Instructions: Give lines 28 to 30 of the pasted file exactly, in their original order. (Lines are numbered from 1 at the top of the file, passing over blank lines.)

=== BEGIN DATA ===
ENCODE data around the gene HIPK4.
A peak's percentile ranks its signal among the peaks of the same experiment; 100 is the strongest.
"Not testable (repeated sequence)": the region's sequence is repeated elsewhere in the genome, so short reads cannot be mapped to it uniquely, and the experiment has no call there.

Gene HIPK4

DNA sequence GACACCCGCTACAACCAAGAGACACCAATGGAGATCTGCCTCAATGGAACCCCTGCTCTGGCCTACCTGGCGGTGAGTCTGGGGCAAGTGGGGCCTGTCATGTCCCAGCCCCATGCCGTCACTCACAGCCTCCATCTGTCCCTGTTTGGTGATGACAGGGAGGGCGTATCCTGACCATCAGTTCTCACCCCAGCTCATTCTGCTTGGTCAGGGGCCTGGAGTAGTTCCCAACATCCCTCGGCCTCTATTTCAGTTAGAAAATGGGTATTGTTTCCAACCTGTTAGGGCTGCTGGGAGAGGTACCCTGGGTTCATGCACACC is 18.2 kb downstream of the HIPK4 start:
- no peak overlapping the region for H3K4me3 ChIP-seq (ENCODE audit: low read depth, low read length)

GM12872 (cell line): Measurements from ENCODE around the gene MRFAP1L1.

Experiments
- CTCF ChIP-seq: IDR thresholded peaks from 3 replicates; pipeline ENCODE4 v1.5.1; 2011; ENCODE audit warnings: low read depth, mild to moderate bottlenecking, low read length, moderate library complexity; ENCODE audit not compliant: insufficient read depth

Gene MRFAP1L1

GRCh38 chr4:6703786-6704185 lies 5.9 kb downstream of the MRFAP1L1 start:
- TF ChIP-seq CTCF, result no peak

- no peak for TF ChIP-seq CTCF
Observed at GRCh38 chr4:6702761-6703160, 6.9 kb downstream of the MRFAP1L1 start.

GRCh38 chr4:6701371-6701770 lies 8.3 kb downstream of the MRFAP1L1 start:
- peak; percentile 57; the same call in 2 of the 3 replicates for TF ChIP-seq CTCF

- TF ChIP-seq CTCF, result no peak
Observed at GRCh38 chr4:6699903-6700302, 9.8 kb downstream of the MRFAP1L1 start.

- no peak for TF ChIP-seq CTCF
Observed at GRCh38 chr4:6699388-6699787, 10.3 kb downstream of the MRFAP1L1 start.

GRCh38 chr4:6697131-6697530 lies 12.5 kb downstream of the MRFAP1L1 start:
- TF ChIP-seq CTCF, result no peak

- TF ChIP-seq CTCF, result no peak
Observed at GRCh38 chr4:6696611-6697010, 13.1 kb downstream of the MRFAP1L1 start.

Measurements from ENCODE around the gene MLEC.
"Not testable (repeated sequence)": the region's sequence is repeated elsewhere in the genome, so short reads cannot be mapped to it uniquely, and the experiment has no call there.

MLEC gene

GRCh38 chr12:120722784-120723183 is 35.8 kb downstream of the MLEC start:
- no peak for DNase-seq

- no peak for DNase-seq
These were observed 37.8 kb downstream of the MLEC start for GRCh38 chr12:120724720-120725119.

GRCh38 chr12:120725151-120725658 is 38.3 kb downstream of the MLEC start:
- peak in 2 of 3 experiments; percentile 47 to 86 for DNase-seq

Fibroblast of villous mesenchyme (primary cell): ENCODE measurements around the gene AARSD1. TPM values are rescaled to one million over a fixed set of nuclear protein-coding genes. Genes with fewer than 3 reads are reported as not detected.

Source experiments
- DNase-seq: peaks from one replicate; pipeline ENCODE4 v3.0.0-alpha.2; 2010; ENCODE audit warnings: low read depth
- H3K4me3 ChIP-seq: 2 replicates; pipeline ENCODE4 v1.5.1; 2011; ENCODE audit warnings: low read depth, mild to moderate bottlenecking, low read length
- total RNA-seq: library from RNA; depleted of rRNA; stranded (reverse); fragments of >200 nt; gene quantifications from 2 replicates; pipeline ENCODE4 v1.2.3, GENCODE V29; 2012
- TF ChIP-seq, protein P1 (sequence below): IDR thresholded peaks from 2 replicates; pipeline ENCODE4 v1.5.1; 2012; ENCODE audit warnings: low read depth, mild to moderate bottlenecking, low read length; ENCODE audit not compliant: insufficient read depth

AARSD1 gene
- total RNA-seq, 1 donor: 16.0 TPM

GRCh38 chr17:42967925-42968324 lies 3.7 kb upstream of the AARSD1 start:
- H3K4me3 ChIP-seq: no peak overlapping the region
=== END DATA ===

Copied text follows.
GRCh38 chr12:120722784-120723183 is 35.8 kb downstream of the MLEC start:
- no peak for DNase-seq

- no peak for DNase-seq